Mar 31, 2021

The ‘Ever Given’ is Finally Free Thanks to a Full Moon and Spring Tides

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After 6 harrowing and extremely costly days, ‘Ever Given’—the behemoth container ship, is finally free and the Suez Canal is once again open for business.

Horns were blasted in celebration of the freed ship that had ground global trade to a halt, costing some $59 billion in trade loss in the process.


In addition to the salvage teams of dredgers, diggers, and tugboats that have been working around the clock for 6 straight days; the rescue effort owes a giant salute to mother nature, as a full moon and exceptionally high tide played a major role in helping ‘Ever Given’ regain its buoyancy.



According to the New York Times:

Salvage crews had worked around a schedule largely dictated by the tides: working to make progress during the six hours it would take for the water to go from low point to high and then back again.
With a full moon on Sunday, the following 24 hours had offered the best window to work, with a few extra inches of tidal flow providing a vital assist for their efforts.



Continued from the New York Times:

Tides are the regular rise and fall of the sea surface caused by the gravitational pull of the moon and sun and their position relative to the earth. When the sun and moon are in alignment — as was the case with the full moon on Sunday — their combined gravitational pull results in exceptionally high tides, known as Spring Tides.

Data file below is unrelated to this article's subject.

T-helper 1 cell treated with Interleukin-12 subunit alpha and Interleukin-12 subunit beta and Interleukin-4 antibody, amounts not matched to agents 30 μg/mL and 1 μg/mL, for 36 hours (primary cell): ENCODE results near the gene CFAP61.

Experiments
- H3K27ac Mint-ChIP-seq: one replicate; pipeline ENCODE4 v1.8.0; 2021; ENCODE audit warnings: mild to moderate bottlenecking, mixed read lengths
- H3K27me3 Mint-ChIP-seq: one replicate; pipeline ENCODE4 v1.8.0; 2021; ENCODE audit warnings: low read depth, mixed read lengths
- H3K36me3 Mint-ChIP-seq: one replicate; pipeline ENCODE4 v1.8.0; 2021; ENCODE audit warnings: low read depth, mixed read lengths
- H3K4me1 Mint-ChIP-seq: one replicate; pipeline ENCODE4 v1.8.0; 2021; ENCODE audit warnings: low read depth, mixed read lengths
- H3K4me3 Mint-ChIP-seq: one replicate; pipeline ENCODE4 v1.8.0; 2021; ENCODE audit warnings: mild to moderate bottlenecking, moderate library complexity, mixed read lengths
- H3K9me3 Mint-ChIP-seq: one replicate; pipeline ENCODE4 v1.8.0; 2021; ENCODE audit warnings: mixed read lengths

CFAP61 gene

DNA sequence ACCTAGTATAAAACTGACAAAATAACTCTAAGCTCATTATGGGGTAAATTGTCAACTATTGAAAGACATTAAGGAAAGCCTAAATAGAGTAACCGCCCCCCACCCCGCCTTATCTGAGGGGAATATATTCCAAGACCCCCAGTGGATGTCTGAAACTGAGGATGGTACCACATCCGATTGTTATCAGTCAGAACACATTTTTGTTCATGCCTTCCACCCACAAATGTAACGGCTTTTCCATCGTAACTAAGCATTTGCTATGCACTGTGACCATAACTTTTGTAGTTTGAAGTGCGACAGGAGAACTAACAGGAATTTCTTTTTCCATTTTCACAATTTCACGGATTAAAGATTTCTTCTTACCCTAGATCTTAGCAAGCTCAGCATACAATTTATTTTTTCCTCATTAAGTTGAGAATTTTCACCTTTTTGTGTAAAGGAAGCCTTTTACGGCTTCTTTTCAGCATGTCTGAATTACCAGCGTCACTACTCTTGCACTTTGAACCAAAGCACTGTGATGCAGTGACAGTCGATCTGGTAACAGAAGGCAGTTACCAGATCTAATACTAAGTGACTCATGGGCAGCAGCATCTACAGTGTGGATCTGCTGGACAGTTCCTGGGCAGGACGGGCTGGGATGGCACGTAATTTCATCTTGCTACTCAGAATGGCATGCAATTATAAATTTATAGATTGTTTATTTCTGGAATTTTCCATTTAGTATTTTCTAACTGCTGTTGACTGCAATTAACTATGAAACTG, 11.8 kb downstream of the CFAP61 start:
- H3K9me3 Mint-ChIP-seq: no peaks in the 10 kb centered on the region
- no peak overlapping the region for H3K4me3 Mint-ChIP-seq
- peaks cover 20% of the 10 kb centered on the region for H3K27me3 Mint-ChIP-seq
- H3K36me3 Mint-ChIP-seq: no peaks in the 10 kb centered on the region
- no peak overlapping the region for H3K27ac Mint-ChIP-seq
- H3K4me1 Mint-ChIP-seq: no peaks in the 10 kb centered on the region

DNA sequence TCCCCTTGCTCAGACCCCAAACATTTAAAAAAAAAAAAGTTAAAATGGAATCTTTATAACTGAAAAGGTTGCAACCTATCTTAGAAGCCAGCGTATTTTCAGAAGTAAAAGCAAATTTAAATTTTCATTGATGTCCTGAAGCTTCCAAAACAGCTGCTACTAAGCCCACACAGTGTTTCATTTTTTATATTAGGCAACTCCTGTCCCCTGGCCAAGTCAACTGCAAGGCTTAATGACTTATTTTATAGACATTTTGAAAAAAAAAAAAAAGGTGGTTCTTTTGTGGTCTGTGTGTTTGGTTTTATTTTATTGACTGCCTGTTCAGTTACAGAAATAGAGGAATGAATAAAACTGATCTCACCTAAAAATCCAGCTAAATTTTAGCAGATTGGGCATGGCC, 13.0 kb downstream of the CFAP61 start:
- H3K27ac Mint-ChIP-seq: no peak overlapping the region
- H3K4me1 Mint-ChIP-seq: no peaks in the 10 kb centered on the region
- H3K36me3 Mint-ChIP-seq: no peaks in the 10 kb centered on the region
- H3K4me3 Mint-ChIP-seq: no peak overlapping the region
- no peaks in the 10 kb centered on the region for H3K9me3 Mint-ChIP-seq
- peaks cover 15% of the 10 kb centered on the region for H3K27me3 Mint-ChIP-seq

That is the case at the moment in the Suez, with water levels rising some 18 inches above normal. High tides occur 12 hours and 25 minutes apart, according to NOAA. It takes six hours and 12.5 minutes for the water at the shore to go from high to low, or from low to high. This is the window for salvage crews to free the Ever Given.




Now that ‘Ever Given’ has resumed its course, the backlog of ~400 vessels that were stuck waiting for the canal to reopen can also resume their journeys. It has been estimated to take an additional 3.5 days at minimum just to clear the traffic jam that has been caused. However, the impact on various supply chains is expected to last several months.

The canal, which separates Africa from the Middle East and Asia, is one of the busiest trade routes in the world with about 12% of total global trade moving through it. It provides the shortest link between Asia and Europe. [source]




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